"I do this because I need to dig in the soil," says Gail Barbosa, explaining why she spends weeks each spring toiling over a garden plot two miles from her King's Contrivance home.
Ask other gardeners what draws them to Columbia's three community garden sites and a variety of reasons unfold. Some want truly fresh, vine-ripened produce -- "real" tomatoes top the list.
Others are trying to keep down their grocery bills by growing their own vegetables. A few, including some immigrants from Southeast Asia, are growing exotic vegetables and herbs not available in stores here.
Their visions of the perfect garden vary, but these people have a common bond -- the need for a sunny plot of tillable land. And that's where Columbia Gardeners Inc. comes in.
Columbia Gardeners Inc., a non-profit organization run by volunteers, administers three community garden sites near the villages of Owen Brown, Long Reach, and Clemens Crossing, ranging in size from three to five acres. Each site is a neatly laid-out grid of individual garden plots, available tocounty residents whose gardening plans exceed the capacity of their yard at home.
"Lack of space was a problem," says Linda Schiffer, who turned to community gardening when she lived in a town house in Owen Brown. "But it wasn't the only problem. Our property had lots of trees. And in addition, the town house association had covenants thatprohibited anything that looked like a vegetable garden."
Columbia's community garden plots -- some 420 in all -- provide the space onwhich displaced suburban gardeners like Barbosa and Schiffer can pursue their gardening dreams.
Most gardeners concentrate on the serious business of producing food for the dinner table. Lettuce, beans, corn, hardy greens, onions, peppers, broccoli and, of course, tomatoes are among the common crops.
Many people also grow a few flowers on their 20 by 25 foot plot. Pumpkins and sunflowers, perennial favorites with children, are squeezed into family plots as well.
Growing things is not the only pleasure of community gardening. "I enjoy the other gardeners as much as I do the gardening," said Barbosa, president of Columbia Gardeners. "There is friendship and camaraderie. We commiserate about the weather, share the bounty of a bumper crop, or just a handful of herbs."
"And we learn ways of doing things we'd never imagined. I watched a woman create a spray for her seedlings bypouring buckets of water through a colander. I would never have thought of doing that."
"There's a humorous side to it, too," continues Barbosa. "We watch and enjoy each other's antics. One gardener was overheard talking to his Rototiller as if it were a mule, struggling through the rough places: 'Hey, Joe! Come on, come on!' "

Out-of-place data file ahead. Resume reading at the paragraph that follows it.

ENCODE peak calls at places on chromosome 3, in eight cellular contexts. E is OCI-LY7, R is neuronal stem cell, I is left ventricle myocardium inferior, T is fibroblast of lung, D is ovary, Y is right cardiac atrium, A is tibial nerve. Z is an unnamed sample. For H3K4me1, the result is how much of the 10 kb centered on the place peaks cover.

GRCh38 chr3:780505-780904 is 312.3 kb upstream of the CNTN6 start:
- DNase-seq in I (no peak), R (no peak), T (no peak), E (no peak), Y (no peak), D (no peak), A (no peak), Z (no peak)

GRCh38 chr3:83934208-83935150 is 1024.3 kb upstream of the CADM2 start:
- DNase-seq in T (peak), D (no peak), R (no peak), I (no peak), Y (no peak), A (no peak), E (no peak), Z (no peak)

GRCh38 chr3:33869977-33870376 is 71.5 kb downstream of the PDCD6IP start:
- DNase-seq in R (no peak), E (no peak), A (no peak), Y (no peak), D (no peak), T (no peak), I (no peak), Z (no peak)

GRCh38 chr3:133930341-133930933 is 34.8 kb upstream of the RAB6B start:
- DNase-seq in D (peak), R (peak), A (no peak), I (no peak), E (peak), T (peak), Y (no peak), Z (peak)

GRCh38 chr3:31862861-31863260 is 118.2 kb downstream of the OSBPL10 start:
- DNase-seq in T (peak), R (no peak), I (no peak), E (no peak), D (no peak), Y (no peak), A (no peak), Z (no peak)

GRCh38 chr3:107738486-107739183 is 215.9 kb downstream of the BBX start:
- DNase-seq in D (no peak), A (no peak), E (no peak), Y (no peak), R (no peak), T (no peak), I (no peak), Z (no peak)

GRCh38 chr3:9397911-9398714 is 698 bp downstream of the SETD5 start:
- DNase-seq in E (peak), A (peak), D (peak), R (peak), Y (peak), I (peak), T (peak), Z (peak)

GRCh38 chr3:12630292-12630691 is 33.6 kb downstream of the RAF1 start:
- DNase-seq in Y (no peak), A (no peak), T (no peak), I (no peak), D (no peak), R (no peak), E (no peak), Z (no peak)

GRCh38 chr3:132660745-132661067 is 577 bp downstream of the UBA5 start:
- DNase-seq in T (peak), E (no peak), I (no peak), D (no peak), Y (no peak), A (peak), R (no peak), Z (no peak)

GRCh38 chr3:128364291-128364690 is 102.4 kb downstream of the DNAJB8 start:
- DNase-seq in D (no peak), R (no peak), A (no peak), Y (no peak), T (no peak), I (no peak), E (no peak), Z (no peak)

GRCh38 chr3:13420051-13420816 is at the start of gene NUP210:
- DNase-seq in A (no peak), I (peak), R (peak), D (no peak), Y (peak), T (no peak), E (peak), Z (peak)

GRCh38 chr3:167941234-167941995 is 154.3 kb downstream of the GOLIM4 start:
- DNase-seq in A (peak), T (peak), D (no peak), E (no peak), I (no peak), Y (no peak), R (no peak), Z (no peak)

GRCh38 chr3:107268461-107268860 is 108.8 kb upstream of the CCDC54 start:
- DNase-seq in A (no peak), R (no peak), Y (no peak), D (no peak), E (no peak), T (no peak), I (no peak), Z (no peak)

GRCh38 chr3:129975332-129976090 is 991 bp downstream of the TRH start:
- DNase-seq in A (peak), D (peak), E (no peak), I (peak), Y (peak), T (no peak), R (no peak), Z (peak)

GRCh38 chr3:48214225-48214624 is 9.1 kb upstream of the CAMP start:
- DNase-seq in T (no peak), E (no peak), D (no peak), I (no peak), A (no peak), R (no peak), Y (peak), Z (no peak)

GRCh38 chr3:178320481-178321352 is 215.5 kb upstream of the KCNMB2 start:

The gardening season begins in late winter when gardeners apply for plots andbegin to peruse the seed catalogs. Early crops, such as peas, greens, and potatoes, can be planted in mid-March.
The major effort takes place in May, when full summer gardens are planted. "It's a wonderful time," says Mary Gold, manager of the Elkhorn garden site. "There's the smell of the earth. And gardens are so orderly before the weedsand summer heat take their tolls."
Later in the summer, gardenerssay, they like to wander among the plots and observe the diversity of crops and constructions. One gardener built a hut-sized structure to support vines yielding two-foot long squash basic to Vietnamese cuisine.
Individuality is central to gardening, the gardeners say. "Seeing each plot is just like looking right into the heart of the gardener," says Schiffer, referring to the rigid lines or chaotic plantings or unusual techniques of various gardens.
However, in a community garden, each gardener's freedom is limited. Columbia Gardeners' rules and regulations stipulate that "all plots must be tended on a regular basis. Weeds exceeding 18 inches in height must be removed. Untended plots may be repossessed by the organization."
Use of the water spigots is regulated, too -- "no sprinklers or soaker hoses." And public safety and mutual respect are mandates -- "no jaw traps" and "no taking of vegetables, flowers, or plants from another gardener's plot."
Ground hogs, deer, field mice and birds all like to eat sprouting seeds and seedlings. Most gardeners erect chicken wire fences to reduce the losses, but ground hogs have been seen pulling themselves up and over the wire fences -- hence the desire of some gardeners to fight back with traps.
Community gardening is a movement with its modern roots in the Victory Gardens of World War I and II. When thenation's farmers went off to war, the public was called upon to makeup the shortfall of produce. Golf courses, cemeteries, front yards -- all were dug up and planted, said Mary Lee Coe, an authority on community gardening.